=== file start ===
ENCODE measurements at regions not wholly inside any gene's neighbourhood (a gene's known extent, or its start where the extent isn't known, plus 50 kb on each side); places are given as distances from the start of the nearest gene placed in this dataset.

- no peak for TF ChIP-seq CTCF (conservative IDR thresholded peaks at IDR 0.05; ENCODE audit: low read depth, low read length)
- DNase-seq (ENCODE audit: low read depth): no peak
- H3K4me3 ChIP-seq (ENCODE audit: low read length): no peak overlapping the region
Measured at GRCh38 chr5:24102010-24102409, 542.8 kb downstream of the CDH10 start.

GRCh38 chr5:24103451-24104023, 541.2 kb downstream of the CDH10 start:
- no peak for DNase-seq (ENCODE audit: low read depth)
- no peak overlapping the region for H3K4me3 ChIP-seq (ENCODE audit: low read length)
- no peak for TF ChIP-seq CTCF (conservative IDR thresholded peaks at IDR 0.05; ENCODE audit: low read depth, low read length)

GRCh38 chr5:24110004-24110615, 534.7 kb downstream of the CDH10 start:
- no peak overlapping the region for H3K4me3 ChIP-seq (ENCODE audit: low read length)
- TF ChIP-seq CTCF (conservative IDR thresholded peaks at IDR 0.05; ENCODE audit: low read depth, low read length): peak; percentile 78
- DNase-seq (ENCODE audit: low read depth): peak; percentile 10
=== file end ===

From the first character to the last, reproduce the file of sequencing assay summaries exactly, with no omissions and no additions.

ENCODE measurements at regions not wholly inside any gene's neighbourhood (a gene's known extent, or its start where the extent isn't known, plus 50 kb on each side); places are given as distances from the start of the nearest gene placed in this dataset.

- no peak for TF ChIP-seq CTCF (conservative IDR thresholded peaks at IDR 0.05; ENCODE audit: low read depth, low read length)
- DNase-seq (ENCODE audit: low read depth): no peak
- H3K4me3 ChIP-seq (ENCODE audit: low read length): no peak overlapping the region
Measured at GRCh38 chr5:24102010-24102409, 542.8 kb downstream of the CDH10 start.

GRCh38 chr5:24103451-24104023, 541.2 kb downstream of the CDH10 start:
- no peak for DNase-seq (ENCODE audit: low read depth)
- no peak overlapping the region for H3K4me3 ChIP-seq (ENCODE audit: low read length)
- no peak for TF ChIP-seq CTCF (conservative IDR thresholded peaks at IDR 0.05; ENCODE audit: low read depth, low read length)

GRCh38 chr5:24110004-24110615, 534.7 kb downstream of the CDH10 start:
- no peak overlapping the region for H3K4me3 ChIP-seq (ENCODE audit: low read length)
- TF ChIP-seq CTCF (conservative IDR thresholded peaks at IDR 0.05; ENCODE audit: low read depth, low read length): peak; percentile 78
- DNase-seq (ENCODE audit: low read depth): peak; percentile 10